“Starvation mode” is one of the commonest diet myths of them all. The claim is that if you try to lose weight fast, your body will respond by shutting your metabolism down in a desperate attempt to preserve itself. The origins of this particular myth is the Minnesota Experiment. Conducted during the 1940s, this was a medical study of the effects of long-term starvation on a group of conscientious objectors in the US. They were kept in a state of semi-starvation for 24 weeks and fed a low-nutrient, high-carbohydrate diet of potatoes, bread, swedes, turnips and macaroni.
After a period of prolonged starvation, tests found a marked drop in metabolic rate – the rate at which the body burns energy while resting – among the volunteers1.
The problem with applying the results of the Minnesota Experiment to all rapid weight loss diets, however, is clear. Volunteers in Minnesota were kept on a low-calorie, low protein, low-nutrient regime: by the end of the study, they were seriously deficient in vitamins, minerals and proteins.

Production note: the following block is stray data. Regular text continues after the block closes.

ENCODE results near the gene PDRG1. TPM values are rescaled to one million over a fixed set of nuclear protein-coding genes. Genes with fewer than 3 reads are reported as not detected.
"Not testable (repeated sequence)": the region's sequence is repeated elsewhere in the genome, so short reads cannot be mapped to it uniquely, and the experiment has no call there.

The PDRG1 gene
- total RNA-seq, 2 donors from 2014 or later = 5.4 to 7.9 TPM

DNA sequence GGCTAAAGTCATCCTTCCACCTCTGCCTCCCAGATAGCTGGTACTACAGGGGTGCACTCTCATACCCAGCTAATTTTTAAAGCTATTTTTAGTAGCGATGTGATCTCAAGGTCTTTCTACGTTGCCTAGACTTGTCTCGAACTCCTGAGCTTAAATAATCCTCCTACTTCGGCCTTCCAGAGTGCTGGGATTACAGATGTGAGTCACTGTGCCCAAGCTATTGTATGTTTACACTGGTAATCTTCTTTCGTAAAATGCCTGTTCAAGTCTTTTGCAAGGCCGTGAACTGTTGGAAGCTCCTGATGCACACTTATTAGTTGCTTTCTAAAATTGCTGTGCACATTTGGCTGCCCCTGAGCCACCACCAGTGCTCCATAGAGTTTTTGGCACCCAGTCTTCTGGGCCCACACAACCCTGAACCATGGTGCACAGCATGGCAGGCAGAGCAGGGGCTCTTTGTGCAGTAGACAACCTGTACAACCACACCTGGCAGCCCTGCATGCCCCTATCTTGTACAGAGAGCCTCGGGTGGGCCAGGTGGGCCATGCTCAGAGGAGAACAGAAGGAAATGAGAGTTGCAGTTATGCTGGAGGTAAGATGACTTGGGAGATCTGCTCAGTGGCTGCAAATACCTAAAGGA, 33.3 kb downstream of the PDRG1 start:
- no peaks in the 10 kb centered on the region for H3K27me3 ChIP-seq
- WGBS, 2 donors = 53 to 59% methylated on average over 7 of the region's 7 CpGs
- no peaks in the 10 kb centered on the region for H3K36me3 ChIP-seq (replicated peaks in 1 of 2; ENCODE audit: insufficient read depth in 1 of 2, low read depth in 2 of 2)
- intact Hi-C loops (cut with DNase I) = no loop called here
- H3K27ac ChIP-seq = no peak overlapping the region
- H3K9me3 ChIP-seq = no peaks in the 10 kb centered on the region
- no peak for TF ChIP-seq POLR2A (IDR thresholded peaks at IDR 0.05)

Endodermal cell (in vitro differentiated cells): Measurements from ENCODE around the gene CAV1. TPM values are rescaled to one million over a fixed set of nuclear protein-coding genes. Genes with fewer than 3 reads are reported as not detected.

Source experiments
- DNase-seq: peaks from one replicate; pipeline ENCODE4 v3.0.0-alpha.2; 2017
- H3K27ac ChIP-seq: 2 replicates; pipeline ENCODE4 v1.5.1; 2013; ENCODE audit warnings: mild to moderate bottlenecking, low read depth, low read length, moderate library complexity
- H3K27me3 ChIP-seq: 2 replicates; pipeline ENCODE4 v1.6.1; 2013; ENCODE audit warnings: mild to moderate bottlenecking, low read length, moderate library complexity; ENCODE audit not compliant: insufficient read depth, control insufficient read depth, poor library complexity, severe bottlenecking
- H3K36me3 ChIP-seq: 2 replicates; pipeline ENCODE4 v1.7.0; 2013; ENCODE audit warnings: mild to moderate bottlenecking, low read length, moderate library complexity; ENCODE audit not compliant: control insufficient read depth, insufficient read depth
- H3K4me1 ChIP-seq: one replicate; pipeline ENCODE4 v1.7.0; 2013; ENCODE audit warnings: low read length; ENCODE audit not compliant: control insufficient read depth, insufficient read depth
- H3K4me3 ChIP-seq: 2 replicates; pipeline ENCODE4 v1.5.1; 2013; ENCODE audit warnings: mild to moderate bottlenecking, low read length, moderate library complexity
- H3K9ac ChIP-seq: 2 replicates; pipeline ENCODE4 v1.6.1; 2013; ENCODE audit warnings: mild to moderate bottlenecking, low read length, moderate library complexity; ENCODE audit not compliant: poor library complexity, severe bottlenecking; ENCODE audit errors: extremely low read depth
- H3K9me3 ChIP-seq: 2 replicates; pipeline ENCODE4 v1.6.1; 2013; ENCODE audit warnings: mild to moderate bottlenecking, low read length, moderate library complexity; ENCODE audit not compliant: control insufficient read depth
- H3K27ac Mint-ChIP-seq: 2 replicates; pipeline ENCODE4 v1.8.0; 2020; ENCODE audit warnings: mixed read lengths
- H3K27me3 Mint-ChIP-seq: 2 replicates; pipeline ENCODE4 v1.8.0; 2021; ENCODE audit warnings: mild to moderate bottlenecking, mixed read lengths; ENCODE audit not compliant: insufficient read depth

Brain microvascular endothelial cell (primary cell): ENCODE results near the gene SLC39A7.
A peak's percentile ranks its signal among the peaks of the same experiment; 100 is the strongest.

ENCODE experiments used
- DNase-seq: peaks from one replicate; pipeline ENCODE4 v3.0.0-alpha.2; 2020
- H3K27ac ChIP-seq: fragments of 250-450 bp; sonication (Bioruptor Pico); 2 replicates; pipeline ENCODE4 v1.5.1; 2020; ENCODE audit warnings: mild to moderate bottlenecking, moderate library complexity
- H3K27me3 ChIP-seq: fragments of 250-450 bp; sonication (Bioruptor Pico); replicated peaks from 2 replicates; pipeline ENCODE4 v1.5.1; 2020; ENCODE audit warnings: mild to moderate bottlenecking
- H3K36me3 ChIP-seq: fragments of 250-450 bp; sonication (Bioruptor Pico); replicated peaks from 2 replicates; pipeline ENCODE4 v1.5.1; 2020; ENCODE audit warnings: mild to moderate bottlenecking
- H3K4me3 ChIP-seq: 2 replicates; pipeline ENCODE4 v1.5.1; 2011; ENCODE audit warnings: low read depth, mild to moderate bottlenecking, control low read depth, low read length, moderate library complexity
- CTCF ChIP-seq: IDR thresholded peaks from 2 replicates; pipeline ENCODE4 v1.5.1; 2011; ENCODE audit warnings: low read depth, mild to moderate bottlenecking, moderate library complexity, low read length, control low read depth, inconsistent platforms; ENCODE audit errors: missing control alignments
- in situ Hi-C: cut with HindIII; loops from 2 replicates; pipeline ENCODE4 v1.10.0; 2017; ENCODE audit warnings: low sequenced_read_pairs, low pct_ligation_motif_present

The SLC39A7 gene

By contrast, low calorie diets today, such as those successfully pioneered by the Direct and Droplet trials, are carefully designed to ensure optimal nutrition. They are completely different to the Minnesota study and designed to ensure that you maintain muscle mass.
In fact, far from slowing down your metabolic rate, a low-calorie diet can boost your metabolism, at least in the short term.
In a recent experiment2, for example, researchers took 11 healthy volunteers and asked them to stay in a metabolic chamber (a room in which scientists can precisely measure your metabolic rate) while consuming nothing but water for three days.